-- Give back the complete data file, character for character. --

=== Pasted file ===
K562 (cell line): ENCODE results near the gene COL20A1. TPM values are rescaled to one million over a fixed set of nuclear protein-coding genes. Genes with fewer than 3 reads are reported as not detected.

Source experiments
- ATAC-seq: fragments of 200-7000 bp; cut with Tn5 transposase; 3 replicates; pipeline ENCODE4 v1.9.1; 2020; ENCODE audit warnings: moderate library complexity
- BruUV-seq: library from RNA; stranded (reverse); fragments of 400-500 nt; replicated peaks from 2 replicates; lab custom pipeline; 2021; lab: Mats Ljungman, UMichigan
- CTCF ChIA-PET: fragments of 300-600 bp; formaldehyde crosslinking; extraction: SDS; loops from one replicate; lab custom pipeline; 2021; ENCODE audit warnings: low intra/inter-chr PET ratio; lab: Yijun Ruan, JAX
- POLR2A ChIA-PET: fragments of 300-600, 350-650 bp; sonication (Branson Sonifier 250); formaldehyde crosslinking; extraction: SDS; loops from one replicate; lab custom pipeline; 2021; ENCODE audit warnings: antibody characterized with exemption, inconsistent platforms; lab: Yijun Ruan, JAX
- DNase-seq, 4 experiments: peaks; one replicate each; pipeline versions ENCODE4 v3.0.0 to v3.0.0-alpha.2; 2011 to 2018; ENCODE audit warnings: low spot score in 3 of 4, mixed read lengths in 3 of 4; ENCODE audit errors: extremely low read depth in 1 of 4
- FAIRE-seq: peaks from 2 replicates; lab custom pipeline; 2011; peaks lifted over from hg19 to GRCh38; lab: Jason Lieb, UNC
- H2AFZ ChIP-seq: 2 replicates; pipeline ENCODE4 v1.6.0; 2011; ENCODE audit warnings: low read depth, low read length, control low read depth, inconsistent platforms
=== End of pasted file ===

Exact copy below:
K562 (cell line): ENCODE results near the gene COL20A1. TPM values are rescaled to one million over a fixed set of nuclear protein-coding genes. Genes with fewer than 3 reads are reported as not detected.

Source experiments
- ATAC-seq: fragments of 200-7000 bp; cut with Tn5 transposase; 3 replicates; pipeline ENCODE4 v1.9.1; 2020; ENCODE audit warnings: moderate library complexity
- BruUV-seq: library from RNA; stranded (reverse); fragments of 400-500 nt; replicated peaks from 2 replicates; lab custom pipeline; 2021; lab: Mats Ljungman, UMichigan
- CTCF ChIA-PET: fragments of 300-600 bp; formaldehyde crosslinking; extraction: SDS; loops from one replicate; lab custom pipeline; 2021; ENCODE audit warnings: low intra/inter-chr PET ratio; lab: Yijun Ruan, JAX
- POLR2A ChIA-PET: fragments of 300-600, 350-650 bp; sonication (Branson Sonifier 250); formaldehyde crosslinking; extraction: SDS; loops from one replicate; lab custom pipeline; 2021; ENCODE audit warnings: antibody characterized with exemption, inconsistent platforms; lab: Yijun Ruan, JAX
- DNase-seq, 4 experiments: peaks; one replicate each; pipeline versions ENCODE4 v3.0.0 to v3.0.0-alpha.2; 2011 to 2018; ENCODE audit warnings: low spot score in 3 of 4, mixed read lengths in 3 of 4; ENCODE audit errors: extremely low read depth in 1 of 4
- FAIRE-seq: peaks from 2 replicates; lab custom pipeline; 2011; peaks lifted over from hg19 to GRCh38; lab: Jason Lieb, UNC
- H2AFZ ChIP-seq: 2 replicates; pipeline ENCODE4 v1.6.0; 2011; ENCODE audit warnings: low read depth, low read length, control low read depth, inconsistent platforms